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The Commonwealth Blog

Monday, April 17, 2017

Home Sellers: Know What You Need to Disclose

If you’re selling a home in Massachusetts, the issues you’re legally obligated to disclose are limited. That’s because Massachusetts is a caveat emptor (“buyer beware”) state, and it’s the buyer’s responsibility to get a home inspection and ask the seller the right questions.

However, there are two things you’re legally required to disclose: lead paint and the presence of a septic system.

Lead Paint

Federal law requires that you tell buyers if there’s any lead paint in your home. Lead-based paints were banned in the US in 1978, so if your home was built after 1978, you’re in the clear. If you live in an older home, you’ll need to have a professional lead inspector check it out. You, your buyer, and your real estate agents will also need to sign a Property Transfer Notification Certification, which warns the buyer about the dangers of lead paint and tells them about any lead paint on the property. You need to give your buyer this notification before beginning the purchase and sale agreement.

Septic Systems

If you have a septic system on your property, it must have had an inspection in the past two years (before the sale). You must share the results of the inspection with the local board of health and your buyer. If your septic system needs repairs, you’re not legally required to make those repairs yourself. However, your buyer may try to make those repairs a contingency of the sale or negotiate a lower price to compensate them for the cost of fixing the septic system.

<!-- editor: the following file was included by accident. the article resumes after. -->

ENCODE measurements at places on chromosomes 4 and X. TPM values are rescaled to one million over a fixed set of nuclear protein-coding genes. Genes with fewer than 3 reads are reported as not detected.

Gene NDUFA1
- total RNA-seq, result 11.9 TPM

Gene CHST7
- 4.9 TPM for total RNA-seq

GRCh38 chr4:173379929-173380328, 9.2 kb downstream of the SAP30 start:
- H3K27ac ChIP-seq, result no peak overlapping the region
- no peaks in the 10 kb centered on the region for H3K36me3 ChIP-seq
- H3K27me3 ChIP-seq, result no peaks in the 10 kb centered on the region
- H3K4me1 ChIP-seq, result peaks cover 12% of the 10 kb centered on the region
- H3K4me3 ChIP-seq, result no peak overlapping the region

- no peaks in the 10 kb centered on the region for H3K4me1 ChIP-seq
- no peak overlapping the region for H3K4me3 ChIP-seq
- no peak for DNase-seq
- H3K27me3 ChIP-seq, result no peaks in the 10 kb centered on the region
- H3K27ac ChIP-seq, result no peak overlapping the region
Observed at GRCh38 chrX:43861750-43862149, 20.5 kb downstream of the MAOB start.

What the Buyer May Ask You to Disclose

Keep in mind that while the burden of discovery is on the buyer, you’re still required to answer honestly if your buyer or their agent asks you specific questions about the state of the property. Your buyer may ask you about issues like:

  • Water damage
  • Leaks
  • The presence of hazardous materials (such as radon)
  • Pest infestations
  • The presence of an underground storage tank

Your buyer also has the right to bring in their own home inspector, so there’s no point trying to hide defects that will come up in the course of the inspection. The best thing to do is to hire your own home inspector before selling your property. If the inspector uncovers any issues, make the necessary repairs as soon as possible—ideally before listing your house. That way, you and your buyer are less likely to encounter unpleasant surprises during the buyer’s home inspection.

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